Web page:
CAST: Federico Ielapi, Roberto Benigni, Rocco Papaleo, Massimo Ceccherini, Marine Vacth, Alida Baldari Calabria, Gigi Proietti, Alessio Di Domenicantonio, Maria Pia Timo, Maurizio Lombardi, Davide Marotta
RUNNING TIME: 125 mins
BASICALLY…: A wooden puppet named Pinocchio (Ielapi) comes to life, and finds himself in a series of misadventures…
NOW FOR THE REVIEW…
Carlo Collodi’s fairy tale The Adventures of Pinocchio is a cultural milestone, charming readers for over 100 years, and inspiring numerous film adaptations – most famously the Disney one – but let’s be real for a moment: it is also kind of messed up. There are things in that original story that would give most kids nightmares, including some rather dark undertones that would shock even grown adults with its mean-spiritedness, not to mention some wildly insane characters and scenarios that would feel better suited in a Lewis Carroll story than anywhere else.
This kind of bonkers storytelling is all over director Matteo Garrone’s ambitious and faithful new version of the classic story, which is bound to be a massive knock to the cerebrum for anyone who’s only ever known the Disney version, and also a fascinatingly weird experience even for those who are more familiar with the original tale.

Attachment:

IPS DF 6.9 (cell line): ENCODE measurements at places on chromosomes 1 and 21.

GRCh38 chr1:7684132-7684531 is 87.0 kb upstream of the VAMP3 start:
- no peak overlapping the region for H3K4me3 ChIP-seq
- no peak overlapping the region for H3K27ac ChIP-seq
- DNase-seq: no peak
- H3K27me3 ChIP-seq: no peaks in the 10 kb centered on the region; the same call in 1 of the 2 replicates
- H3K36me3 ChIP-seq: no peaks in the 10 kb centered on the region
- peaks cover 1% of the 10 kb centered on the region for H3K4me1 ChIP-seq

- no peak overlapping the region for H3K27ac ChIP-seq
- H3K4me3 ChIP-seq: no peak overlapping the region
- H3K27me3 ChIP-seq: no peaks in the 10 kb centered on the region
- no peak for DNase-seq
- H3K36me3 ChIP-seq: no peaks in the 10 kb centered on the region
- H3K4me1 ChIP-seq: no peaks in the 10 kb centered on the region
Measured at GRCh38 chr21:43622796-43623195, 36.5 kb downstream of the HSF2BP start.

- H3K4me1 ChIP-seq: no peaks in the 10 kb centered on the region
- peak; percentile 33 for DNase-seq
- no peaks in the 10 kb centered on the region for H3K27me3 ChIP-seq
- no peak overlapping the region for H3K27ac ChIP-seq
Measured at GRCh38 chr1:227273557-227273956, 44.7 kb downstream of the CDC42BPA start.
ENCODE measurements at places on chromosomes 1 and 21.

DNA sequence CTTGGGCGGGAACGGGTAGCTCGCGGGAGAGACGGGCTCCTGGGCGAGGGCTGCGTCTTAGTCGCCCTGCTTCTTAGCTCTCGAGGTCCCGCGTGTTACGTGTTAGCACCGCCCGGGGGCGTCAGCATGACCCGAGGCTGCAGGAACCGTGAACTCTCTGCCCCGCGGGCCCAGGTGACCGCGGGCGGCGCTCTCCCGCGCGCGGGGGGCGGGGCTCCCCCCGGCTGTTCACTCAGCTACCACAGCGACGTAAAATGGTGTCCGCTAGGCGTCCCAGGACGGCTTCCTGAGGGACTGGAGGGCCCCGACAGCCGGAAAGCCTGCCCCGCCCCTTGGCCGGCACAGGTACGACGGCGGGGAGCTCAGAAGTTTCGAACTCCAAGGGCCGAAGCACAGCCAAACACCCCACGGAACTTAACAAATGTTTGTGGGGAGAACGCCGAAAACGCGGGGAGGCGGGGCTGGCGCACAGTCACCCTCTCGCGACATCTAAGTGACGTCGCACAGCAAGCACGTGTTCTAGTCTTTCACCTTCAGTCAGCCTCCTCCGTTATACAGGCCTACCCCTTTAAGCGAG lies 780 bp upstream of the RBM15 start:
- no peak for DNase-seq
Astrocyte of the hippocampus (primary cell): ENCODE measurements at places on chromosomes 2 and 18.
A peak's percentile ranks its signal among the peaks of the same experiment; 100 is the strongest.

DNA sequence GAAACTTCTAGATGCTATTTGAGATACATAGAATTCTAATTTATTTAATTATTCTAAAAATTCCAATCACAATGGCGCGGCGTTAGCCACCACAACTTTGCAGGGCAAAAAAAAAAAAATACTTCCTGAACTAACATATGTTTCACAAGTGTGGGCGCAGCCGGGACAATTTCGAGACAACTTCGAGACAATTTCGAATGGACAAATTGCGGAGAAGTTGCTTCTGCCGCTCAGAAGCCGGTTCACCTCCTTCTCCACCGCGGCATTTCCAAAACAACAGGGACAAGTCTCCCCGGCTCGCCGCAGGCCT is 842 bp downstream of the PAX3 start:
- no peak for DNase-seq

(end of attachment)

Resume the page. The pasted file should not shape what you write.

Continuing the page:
The film starts as lowly carpenter Geppetto (Roberto Benigni, in a somewhat redemptive bit of casting, given that the Oscar-winner directed and starred in his own version of the story back in 2002, which famously bombed both with critics and at the box office) builds a wooden puppet that he names Pinocchio. It isn’t long, of course, before Pinocchio (Federico Ielapi) comes to life, much to Geppetto’s amazement, and almost right away gets into a series of misadventures, from being captured by a travelling marionette show, to being conned by a couple of vagrants, to being taken in by a fairy and her giant snail companion, all the way to the rousing conclusion everyone probably already knows about, but as a professional courtesy I’ll keep under wraps here.
On a technical aspect, I cannot fault this movie. It is rather astonishing to look at, with some gorgeous cinematography and set design that’s on the same level as your average Tim Burton movie, adding to the fairy tale aesthetic that director Garrone – who has some experience in bringing fairy tales to life, seeing how one of his more recent films was the adult-centric Tale of Tales – takes as much advantage of as he can. The design of the title character itself is impressive; I honestly cannot tell if he is a CG creation or it’s just some very intricate make-up, but either way it’s convincing enough to make you believe there really is a wooden boy right there in the frame. The overall use of make-up and practical effects is highly commendable, seeing how some characters are given full animal faces which look extremely detailed, and as for some of the more outlandish characters such as that giant snail, a cantankerous monkey judge, and a nihilistic tuna that Pinocchio meets much later on, their distinctive features stand out in ways that a much more CG-reliant production couldn’t manage.